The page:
About Vernon L. Smith and Bart J. Wilson
Vernon L. Smith is George L. Argyros Endowed Chair in Finance and Economics and Professor of Economics and Law at Chapman University. He was awarded the Nobel Prize in Economic Sciences in 2002 for his groundbreaking work in experimental economics. Dr. Smith has authored or co-authored more than 300 articles and books on capital theory, finance, natural resource economics and experimental economics. He serves or has served on the board of editors of the American Economic Review, The Cato Journal, Journal of Economic Behavior and Organization, the Journal of Risk and Uncertainty, Science, Economic Theory, Economic Design, Games and Economic Behavior, and the Journal of Economic Methodology. He is past president of the Public Choice Society, the Economic Science Association, the Western Economic Association and the Association for Private Enterprise Education. Previous faculty appointments include the University of Arizona, Purdue University, Brown University, the University of Massachusetts, and George Mason University, where he was a Professor of Economics and Law.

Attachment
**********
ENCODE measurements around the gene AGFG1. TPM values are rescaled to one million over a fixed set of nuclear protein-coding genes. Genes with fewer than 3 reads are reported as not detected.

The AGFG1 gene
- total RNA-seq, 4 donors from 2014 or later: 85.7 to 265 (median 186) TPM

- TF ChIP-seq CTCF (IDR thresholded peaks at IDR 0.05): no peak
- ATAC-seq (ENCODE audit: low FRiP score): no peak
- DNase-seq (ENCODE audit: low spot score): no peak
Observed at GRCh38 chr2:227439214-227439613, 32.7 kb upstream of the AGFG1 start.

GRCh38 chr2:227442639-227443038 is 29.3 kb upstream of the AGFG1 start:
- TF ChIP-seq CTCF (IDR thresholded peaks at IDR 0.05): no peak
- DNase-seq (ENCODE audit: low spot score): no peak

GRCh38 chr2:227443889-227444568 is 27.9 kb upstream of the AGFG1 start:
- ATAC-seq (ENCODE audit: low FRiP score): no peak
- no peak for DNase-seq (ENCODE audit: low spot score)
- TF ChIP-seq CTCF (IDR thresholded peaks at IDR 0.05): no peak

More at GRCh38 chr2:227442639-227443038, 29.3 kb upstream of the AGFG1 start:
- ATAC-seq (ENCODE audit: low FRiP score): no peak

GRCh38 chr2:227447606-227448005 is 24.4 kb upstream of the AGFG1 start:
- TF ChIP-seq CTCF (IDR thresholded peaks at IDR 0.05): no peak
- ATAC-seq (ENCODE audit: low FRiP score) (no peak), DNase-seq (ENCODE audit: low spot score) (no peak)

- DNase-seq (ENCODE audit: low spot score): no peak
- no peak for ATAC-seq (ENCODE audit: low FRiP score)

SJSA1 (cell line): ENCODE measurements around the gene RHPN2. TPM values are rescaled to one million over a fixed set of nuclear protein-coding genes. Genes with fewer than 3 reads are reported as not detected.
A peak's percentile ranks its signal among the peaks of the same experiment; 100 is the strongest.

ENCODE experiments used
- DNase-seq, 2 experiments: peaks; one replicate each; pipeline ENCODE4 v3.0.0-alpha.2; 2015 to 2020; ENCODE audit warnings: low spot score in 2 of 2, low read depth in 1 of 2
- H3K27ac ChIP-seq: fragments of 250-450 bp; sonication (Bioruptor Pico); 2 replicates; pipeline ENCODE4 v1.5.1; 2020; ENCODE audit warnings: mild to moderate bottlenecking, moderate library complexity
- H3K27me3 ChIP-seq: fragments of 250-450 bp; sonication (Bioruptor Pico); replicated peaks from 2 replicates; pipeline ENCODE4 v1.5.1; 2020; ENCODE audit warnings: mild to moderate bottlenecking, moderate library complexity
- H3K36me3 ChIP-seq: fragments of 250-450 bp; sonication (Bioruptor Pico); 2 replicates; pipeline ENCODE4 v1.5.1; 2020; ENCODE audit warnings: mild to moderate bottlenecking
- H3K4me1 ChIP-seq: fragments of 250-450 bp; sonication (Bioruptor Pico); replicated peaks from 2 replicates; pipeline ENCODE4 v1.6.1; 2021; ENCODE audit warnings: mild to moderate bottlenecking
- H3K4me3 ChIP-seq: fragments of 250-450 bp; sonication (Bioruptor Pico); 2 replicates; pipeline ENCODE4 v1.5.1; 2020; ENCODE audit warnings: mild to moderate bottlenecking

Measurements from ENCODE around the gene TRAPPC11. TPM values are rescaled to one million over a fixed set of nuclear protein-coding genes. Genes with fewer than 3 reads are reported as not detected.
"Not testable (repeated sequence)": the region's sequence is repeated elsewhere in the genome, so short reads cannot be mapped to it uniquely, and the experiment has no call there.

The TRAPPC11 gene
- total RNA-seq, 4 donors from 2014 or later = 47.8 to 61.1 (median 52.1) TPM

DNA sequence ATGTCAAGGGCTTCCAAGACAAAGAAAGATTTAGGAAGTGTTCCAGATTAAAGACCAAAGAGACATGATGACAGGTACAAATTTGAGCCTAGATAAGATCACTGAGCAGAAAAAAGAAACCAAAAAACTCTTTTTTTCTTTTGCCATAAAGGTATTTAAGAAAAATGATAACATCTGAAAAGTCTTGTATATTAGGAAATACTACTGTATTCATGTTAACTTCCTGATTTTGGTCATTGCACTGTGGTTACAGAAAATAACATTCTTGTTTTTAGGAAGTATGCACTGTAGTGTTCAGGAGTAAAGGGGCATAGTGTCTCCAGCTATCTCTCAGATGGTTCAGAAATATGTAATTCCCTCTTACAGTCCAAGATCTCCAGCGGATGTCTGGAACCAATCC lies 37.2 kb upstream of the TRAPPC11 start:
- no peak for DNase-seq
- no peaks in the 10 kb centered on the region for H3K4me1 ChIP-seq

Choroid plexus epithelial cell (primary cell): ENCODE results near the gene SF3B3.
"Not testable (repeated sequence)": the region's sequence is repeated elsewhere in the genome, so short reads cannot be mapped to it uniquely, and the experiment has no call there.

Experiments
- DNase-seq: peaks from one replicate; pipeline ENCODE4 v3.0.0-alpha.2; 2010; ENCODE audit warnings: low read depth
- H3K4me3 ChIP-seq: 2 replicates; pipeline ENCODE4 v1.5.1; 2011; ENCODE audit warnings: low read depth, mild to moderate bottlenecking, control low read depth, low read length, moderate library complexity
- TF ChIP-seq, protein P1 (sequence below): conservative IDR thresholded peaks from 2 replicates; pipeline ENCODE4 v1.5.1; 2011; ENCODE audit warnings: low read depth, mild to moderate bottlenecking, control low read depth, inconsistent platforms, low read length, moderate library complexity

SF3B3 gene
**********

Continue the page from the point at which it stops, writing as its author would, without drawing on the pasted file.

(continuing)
Bart J. Wilson is the Donald P. Kennedy Endowed Chair in Economics and Law at Chapman University. He is a founding member of the Economic Science Institute and founding member and Director of the Smith Institute for Political Economy and Philosophy. His research uses experimental economics to explore the foundations of exchange and specialization and the origins of property. Another of his research programs compares decision making in humans, apes, and monkeys. Bart has published papers in the American Economic Review, Proceedings of the National Academy of Sciences, Proceedings of the Royal Society B: Biological Sciences, and Nature Human Behaviour. His research has been supported with grants from the National Science Foundation and the Federal Trade Commission.